I’ve seen Neil Finn perform in a few different contexts – in a few different cities too. I’ve seen him heading Crowded House and Split Enz reunions, I’ve caught him a few times with brother Tim, sometimes billed as The Finn Brothers, or Finn, and there’s been a bunch of Neil Finn shows.
You go to a Neil Finn show and you get to see what an extraordinarily good guitar player he is – he’ll hit out Suffer Never or some such. And you’ll be genuinely amazed, even if you’ve followed his career. You’ll hear him rework something like Message To My Girl, a song from so many years ago, recast as simple, tender piano ballad. You’ll wonder all night about whether you might get to hear I Got You – and you will. And it will kill. Every time. You’ll also get to hear Private Universe, potentially. And that’ll transport you, take you away on its journey. You’ll get to hear Sinner, most likely. What a strange and wonderful tune that is.
You might, if you’re lucky, get to hear the likes of Fall At Your Feet, and remind yourself of the exquisite charm of Neil’s writing, where even throwaway pop lyrics can be shaped into something magical due to his deft skill with a melodic line, his way of creating instantly hummable choruses.
There’ll be banter. Funny, sometimes awkward – memorable, often brilliant.
You’ll be watching a guy who has lived a big part of his life on the stage since he was a teenager, someone who has learned so much, including what they no longer teach. And, more importantly, what they never could teach.
And you’ll return home after the show, basking in the glow of all that you just heard, and you’ll realise then, or the next day certainly, that for the chance to hear it all again you would fall at his feet. But also, there’s the realisation that he could do it all over again, never repeat a single song from whatever list gets served up on the night you’re there and it would still be one of the best live shows you might ever get to see. That’s up there with The Rolling Stones and Bob Dylan, Neil Young and one of his obvious heroes, Paul McCartney – there’s just a few that can offer more than one set chock full of hits; actual hits. And the new songs that Neil has churned over the last decade haven’t all been bad. There’s some gold in them new hills too.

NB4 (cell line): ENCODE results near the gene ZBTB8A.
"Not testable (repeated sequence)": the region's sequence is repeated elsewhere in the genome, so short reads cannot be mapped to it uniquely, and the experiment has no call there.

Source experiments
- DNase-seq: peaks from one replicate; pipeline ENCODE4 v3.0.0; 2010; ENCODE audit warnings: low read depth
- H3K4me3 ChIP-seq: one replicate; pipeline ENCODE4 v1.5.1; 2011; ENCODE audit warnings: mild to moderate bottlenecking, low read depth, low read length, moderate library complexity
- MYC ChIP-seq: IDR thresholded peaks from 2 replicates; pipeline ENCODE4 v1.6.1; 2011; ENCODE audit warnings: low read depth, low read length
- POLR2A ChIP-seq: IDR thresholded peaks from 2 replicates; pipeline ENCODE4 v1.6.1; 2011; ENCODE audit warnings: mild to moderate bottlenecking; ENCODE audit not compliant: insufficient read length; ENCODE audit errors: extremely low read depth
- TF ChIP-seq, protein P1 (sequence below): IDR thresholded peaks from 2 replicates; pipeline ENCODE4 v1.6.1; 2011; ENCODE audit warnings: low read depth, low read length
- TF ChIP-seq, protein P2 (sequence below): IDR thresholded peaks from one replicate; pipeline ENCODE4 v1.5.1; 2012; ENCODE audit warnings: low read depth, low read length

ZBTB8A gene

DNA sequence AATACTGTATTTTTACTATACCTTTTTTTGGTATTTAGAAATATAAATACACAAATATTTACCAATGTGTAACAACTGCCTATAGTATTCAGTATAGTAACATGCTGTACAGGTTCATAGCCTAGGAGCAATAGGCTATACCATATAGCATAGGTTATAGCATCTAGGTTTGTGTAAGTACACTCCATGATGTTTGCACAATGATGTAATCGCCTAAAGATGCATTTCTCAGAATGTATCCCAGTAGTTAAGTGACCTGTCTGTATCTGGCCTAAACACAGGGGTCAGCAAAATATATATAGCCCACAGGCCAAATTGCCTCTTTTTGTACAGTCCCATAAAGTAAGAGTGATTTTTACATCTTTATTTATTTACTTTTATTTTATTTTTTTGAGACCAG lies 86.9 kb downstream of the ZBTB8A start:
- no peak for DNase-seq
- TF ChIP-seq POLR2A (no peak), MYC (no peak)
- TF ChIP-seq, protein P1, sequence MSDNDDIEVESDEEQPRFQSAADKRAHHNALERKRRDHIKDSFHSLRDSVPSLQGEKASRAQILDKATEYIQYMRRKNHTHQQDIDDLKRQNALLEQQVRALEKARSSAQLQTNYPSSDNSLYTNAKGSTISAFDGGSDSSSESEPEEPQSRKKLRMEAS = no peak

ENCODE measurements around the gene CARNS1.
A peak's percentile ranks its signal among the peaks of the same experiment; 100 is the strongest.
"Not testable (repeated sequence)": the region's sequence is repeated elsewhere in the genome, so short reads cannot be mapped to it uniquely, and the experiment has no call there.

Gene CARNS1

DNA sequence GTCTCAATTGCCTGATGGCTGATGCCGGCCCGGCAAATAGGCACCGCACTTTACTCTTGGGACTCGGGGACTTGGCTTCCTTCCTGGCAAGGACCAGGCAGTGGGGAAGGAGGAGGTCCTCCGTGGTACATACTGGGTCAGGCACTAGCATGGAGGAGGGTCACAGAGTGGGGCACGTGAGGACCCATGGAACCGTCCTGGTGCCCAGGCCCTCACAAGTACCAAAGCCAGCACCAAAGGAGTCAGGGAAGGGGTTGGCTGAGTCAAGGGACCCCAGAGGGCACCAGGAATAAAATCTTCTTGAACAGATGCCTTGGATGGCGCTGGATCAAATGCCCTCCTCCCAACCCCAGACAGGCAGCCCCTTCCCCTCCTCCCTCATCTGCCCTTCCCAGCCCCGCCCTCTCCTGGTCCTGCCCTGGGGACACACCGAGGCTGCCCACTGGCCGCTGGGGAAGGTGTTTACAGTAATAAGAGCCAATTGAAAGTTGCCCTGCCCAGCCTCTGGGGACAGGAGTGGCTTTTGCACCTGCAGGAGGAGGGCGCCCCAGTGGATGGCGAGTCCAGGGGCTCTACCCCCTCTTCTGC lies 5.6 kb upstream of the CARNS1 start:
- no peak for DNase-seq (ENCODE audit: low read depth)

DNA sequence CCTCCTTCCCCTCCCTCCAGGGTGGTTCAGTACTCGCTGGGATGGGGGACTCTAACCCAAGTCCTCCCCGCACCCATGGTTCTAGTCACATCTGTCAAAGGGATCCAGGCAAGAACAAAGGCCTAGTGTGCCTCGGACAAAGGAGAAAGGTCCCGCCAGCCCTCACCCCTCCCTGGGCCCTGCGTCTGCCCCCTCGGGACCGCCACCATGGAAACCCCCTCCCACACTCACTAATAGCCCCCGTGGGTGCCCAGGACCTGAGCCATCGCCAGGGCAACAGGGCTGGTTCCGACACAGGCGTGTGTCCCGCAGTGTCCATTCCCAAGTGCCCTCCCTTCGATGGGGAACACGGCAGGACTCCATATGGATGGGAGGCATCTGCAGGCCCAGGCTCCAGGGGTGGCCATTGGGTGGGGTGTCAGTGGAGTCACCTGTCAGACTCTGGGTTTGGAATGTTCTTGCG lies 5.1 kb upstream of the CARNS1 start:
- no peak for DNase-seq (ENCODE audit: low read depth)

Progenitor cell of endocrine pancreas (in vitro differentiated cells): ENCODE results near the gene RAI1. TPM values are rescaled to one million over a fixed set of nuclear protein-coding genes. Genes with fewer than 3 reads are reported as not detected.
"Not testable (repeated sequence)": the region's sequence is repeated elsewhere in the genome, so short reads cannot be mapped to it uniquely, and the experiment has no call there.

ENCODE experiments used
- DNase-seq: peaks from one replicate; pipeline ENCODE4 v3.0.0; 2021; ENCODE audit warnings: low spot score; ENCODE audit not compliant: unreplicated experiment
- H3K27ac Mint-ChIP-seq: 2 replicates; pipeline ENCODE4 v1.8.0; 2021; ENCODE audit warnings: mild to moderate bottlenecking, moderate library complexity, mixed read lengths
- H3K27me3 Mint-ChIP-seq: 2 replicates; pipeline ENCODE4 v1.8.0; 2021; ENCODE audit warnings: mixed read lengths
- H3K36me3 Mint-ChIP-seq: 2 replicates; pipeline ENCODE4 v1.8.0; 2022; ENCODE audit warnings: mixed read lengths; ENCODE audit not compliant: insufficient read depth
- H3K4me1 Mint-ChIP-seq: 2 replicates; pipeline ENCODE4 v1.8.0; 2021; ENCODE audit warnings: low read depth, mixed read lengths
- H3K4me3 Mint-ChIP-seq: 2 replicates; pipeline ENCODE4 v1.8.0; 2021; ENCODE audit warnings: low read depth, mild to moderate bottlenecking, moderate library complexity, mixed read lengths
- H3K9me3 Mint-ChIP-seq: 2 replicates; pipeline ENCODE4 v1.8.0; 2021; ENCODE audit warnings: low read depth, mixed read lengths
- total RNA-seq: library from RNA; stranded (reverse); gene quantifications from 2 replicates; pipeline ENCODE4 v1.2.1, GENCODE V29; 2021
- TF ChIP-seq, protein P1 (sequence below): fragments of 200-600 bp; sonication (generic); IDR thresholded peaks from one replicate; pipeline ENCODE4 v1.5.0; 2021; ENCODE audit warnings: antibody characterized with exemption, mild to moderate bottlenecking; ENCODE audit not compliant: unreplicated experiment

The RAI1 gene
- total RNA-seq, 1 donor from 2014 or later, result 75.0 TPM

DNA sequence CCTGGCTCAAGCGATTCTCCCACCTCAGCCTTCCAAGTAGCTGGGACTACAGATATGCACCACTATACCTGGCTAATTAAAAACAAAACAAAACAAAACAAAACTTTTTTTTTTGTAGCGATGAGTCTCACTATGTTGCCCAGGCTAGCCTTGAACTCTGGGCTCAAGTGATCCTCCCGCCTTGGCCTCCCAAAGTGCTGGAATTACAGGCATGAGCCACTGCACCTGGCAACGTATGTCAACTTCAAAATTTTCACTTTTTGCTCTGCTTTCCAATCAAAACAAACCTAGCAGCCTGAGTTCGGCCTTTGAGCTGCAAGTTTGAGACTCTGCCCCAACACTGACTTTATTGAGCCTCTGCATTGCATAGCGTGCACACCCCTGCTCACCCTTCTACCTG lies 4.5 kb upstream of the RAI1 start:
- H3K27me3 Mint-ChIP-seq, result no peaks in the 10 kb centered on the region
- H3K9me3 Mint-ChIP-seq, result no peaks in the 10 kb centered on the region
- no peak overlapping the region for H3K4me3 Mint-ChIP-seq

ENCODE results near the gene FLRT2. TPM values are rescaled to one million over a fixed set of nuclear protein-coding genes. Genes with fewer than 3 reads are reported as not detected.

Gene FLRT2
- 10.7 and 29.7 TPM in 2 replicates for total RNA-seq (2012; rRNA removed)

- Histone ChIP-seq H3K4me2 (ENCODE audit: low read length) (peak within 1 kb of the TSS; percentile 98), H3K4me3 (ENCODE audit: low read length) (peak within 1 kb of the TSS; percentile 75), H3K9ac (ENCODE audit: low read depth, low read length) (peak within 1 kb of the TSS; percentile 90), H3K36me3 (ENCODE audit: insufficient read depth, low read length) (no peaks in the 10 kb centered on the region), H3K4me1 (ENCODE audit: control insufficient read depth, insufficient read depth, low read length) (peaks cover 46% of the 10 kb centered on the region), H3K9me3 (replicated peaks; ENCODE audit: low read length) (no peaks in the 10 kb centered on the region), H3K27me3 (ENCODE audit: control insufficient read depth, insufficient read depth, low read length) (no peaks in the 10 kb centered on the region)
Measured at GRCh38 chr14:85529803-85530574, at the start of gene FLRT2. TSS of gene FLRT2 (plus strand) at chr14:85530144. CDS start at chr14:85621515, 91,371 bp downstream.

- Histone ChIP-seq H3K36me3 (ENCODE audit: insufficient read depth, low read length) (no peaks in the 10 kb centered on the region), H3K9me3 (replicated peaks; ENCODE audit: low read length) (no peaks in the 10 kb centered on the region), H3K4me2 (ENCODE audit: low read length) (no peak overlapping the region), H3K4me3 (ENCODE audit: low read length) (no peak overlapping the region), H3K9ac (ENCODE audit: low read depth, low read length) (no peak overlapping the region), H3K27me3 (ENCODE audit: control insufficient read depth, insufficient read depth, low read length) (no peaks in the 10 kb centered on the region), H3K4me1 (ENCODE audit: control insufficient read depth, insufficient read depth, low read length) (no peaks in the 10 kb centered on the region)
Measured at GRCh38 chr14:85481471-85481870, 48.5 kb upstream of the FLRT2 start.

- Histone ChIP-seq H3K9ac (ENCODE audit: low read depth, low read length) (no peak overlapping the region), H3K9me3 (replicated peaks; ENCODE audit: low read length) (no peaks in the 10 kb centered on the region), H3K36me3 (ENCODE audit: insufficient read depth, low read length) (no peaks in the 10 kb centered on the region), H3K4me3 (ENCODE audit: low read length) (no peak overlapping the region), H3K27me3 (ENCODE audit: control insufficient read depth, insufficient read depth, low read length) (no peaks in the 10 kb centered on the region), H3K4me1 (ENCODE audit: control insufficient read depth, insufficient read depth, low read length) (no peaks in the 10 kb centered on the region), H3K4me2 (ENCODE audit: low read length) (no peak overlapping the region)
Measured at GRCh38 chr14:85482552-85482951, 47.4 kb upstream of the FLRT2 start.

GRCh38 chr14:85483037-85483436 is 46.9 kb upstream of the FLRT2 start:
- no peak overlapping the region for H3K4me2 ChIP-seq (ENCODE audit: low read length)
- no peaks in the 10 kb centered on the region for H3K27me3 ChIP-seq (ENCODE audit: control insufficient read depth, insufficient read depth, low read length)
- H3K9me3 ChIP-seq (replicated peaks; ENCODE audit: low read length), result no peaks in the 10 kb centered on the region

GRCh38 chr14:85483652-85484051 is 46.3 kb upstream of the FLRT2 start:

Earlier this year – which already seems like years ago – I saw Crowded House. And I’d seen them before of course, and I wasn’t so worried about going again – but was into it for the nostalgia of hanging with friends, and the chance to see a gig again after the 2020 lockdowns. We are all hanging out for that sort of chance again now of course.
But I have seen Neil on stage with Tim in front of thousands and the pair just knocking out solo hits and the songs from their time together in two of our best-known bands. I’ve seen Neil at the piano with strings in a town hall-styled theatre. Just amazing. I’ve seen Neil and Tim together on a small stage with Bic Runga and David Kilgour as their opening acts. And maybe, in some ways that was the greatest.
But then I’d be forgetting about the times I saw him with Crowded House just pumping out hits, or the time I saw him co-leading the charge with a fired-up Split Enz in fine form, in reunion.
And the other times when it was Neil on stage and his songs. Those wonderful songs. Great musicians too. That time he got student bands up on stage to play along. That time he took a teenaged Liam around the world for the first time, as his drummer. Those times he showcased just what a class act he is. It’s easy to say he’s overrated, to hate on Neil, to be baffled – but to watch him live is to see one of the greatest live musical acts you could ever hope to see.
I was just thinking about this – how I’d love to see him do a show again. And (hopefully) soon.